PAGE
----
The Brexit Effect.

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dave m
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Re: The Brexit Effect.

Post by dave m »

So if all of the huge costs of lockdown, free school meals (under protest) furlough schemes and state support for those at the bottom, plus loads more money for the NHS (though not, apparently wage increases) could be afforded at zero harm to the economy, what was the point of "Austerity" and cutting back on social spending?
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Re: The Brexit Effect.

Post by Frank Blank »

dave m wrote: 13 May 2021 11:00 So if all of the huge costs of lockdown, free school meals (under protest) furlough schemes and state support for those at the bottom, plus loads more money for the NHS (though not, apparently wage increases) could be afforded at zero harm to the economy, what was the point of "Austerity" and cutting back on social spending?
I think you've answered your own question.

Or to put it another way, Osborne's slash and burn philosophy has now been consigned to the dustbin of history. Sunak is more creative (and intelligent) than Gideon and his 130% 'super deduction' on plant and machinery investment for the next two years, for example, may prove to be inspired - even if it unfortunately benefits the likes of Amazon too.
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dave m
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Re: The Brexit Effect.

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MickEdge
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Re: The Brexit Effect.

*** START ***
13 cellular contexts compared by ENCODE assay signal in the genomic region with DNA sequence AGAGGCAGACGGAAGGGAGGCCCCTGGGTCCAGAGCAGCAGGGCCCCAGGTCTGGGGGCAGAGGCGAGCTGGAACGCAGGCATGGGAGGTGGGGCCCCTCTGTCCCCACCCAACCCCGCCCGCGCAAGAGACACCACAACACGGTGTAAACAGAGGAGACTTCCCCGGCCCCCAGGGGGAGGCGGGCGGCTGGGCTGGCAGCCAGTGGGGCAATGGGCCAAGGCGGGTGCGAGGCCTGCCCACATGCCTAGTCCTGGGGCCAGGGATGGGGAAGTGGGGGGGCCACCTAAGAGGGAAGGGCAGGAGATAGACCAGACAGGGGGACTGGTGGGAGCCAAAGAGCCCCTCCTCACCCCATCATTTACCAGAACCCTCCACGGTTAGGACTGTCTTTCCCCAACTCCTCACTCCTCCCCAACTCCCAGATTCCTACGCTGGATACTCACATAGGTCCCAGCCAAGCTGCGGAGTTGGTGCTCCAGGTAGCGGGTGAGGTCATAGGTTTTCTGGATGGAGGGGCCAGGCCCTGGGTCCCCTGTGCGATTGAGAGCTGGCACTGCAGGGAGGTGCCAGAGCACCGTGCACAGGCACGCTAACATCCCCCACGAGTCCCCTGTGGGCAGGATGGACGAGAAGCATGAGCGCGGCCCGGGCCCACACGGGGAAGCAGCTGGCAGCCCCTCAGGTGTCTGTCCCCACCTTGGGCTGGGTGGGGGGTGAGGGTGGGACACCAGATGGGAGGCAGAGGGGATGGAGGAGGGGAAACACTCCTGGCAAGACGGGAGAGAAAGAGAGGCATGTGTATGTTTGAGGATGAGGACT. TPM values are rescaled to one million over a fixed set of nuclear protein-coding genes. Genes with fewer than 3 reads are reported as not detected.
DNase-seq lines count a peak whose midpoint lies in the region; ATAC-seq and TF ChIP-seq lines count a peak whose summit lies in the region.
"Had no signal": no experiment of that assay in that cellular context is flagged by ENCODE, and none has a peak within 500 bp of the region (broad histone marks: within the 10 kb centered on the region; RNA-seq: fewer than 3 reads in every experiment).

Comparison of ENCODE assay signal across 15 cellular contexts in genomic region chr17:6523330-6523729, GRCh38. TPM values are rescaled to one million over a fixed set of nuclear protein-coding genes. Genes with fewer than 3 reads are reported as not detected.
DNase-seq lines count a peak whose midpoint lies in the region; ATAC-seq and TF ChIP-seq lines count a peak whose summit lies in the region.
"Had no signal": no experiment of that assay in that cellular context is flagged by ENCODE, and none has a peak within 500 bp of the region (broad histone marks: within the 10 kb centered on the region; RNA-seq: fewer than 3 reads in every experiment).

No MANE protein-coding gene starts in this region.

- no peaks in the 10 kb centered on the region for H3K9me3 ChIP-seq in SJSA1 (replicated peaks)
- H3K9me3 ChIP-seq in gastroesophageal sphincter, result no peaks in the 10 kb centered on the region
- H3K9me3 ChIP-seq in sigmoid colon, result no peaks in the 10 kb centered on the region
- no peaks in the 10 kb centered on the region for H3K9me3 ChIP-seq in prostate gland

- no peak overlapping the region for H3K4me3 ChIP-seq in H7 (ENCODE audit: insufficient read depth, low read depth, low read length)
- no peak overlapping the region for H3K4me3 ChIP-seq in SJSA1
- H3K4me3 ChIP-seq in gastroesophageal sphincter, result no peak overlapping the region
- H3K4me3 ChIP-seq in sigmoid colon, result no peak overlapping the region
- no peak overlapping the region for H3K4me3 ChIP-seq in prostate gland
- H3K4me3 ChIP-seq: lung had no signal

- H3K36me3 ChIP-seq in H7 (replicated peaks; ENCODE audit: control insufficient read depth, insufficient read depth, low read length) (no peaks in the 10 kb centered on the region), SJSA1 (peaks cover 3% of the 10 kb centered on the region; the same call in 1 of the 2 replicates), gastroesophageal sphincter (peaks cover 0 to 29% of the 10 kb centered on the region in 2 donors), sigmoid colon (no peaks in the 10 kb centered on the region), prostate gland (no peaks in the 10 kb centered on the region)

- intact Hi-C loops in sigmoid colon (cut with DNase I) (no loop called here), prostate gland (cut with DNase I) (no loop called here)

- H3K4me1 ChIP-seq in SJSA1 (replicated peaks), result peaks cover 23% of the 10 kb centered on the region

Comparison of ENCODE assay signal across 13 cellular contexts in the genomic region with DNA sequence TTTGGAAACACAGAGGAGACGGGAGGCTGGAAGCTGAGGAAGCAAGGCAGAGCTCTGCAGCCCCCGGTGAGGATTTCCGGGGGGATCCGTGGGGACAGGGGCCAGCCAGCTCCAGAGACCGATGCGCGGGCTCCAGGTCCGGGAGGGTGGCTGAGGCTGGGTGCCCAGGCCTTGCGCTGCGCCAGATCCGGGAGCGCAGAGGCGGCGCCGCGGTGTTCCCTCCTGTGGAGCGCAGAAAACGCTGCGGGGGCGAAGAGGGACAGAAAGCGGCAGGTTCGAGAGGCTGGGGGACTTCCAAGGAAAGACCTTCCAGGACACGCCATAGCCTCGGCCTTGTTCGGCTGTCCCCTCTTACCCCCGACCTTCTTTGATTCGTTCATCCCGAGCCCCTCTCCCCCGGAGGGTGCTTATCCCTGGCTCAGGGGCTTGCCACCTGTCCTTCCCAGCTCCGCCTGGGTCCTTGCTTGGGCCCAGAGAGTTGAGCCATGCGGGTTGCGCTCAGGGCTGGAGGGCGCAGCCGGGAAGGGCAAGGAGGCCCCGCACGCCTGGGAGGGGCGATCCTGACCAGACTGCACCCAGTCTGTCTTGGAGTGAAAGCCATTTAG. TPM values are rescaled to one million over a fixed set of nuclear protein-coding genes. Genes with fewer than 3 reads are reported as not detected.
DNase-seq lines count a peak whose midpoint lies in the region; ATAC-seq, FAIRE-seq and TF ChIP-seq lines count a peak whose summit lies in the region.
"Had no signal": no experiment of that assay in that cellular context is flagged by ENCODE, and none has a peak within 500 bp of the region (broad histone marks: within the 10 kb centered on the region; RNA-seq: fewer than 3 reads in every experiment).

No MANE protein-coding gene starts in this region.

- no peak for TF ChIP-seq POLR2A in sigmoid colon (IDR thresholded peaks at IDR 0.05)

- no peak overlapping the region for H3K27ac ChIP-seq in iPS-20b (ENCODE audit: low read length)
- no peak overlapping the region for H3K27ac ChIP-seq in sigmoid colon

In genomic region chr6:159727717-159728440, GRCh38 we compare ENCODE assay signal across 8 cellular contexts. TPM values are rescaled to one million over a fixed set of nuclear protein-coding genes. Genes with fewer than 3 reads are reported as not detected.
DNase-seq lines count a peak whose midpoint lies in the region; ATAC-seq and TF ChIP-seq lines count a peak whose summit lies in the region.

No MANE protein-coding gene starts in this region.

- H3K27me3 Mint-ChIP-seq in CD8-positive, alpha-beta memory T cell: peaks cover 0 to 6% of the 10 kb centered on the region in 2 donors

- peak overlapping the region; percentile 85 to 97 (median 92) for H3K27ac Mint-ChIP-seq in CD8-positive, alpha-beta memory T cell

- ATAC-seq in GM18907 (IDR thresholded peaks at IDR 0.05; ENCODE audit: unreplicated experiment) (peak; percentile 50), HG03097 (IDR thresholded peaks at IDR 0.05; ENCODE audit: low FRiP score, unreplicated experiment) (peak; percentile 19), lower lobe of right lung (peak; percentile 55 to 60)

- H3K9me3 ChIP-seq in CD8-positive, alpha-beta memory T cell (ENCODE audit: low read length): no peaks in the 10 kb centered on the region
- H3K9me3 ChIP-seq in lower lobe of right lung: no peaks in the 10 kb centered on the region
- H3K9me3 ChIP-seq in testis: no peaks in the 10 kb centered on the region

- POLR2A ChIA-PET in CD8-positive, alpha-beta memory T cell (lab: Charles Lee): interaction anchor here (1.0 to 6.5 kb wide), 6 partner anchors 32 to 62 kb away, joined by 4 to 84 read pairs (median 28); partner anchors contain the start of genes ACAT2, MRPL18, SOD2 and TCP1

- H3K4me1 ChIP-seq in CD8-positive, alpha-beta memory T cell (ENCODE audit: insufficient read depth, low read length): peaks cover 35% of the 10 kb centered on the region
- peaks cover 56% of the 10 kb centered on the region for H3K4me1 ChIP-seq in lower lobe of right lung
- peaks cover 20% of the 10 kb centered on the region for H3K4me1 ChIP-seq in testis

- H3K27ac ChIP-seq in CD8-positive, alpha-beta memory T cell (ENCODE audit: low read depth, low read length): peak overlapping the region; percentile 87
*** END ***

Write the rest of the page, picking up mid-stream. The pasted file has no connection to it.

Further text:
Post by MickEdge »

As the UK economy continues to recover, there is an ever increasing shortage of HGV drivers, because it is no longer possible to recruit them easily from other countries and we have lost 20,000 foreign drivers who used to work here. On top of that, recruiting young UK drivers is proving hard, and with the age profile of trained drivers leaning towards retirement (half the 300,000 are over 50), the problem may get worse.
THC
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Re: The Brexit Effect.

Post by THC »

Good news for drivers wages then
dave m
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Re: The Brexit Effect.

Post by dave m »

Which means the cost of goods in the uk will rise.
Everything from loo roll to freezers is delivered by truck
Spicy Norman
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Re: The Brexit Effect.

Post by Spicy Norman »

Then we should definitely have tolerated the purposefully engineered suppression offair wages, just so long as the cost of the eu's cultist adherent's wiping of backsides weighs in at less than a penny a sheet.

Any similarity between economic viability and wilful exploitation of any persons - living or dead, is purely coincidental.
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Voiceoftreason?
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Re: The Brexit Effect.

Post by Voiceoftreason? »

MickEdge wrote: 13 May 2021 19:07 As the UK economy continues to recover, there is an ever increasing shortage of HGV drivers, because it is no longer possible to recruit them easily from other countries and we have lost 20,000 foreign drivers who used to work here. On top of that, recruiting young UK drivers is proving hard, and with the age profile of trained drivers leaning towards retirement (half the 300,000 are over 50), the problem may get worse.
The shortage of hgv trained drivers is indeed a problem, exacerbated by, as you say, the current age profile of the existing drivers. Whilst it may be possible to attract and recruit younger drivers, you also have the retention problem. There are cases, as there have always been in probably every walk of working life, of younger folk coming into the industry and having their HGV training paid for by their employer, and then either not liking the lifestyle, or leaving to set up on their own, taking the expensive HGv training with them. That will account for a small proportion of course, but if numbers coming into the work are low in the first place, that is significant.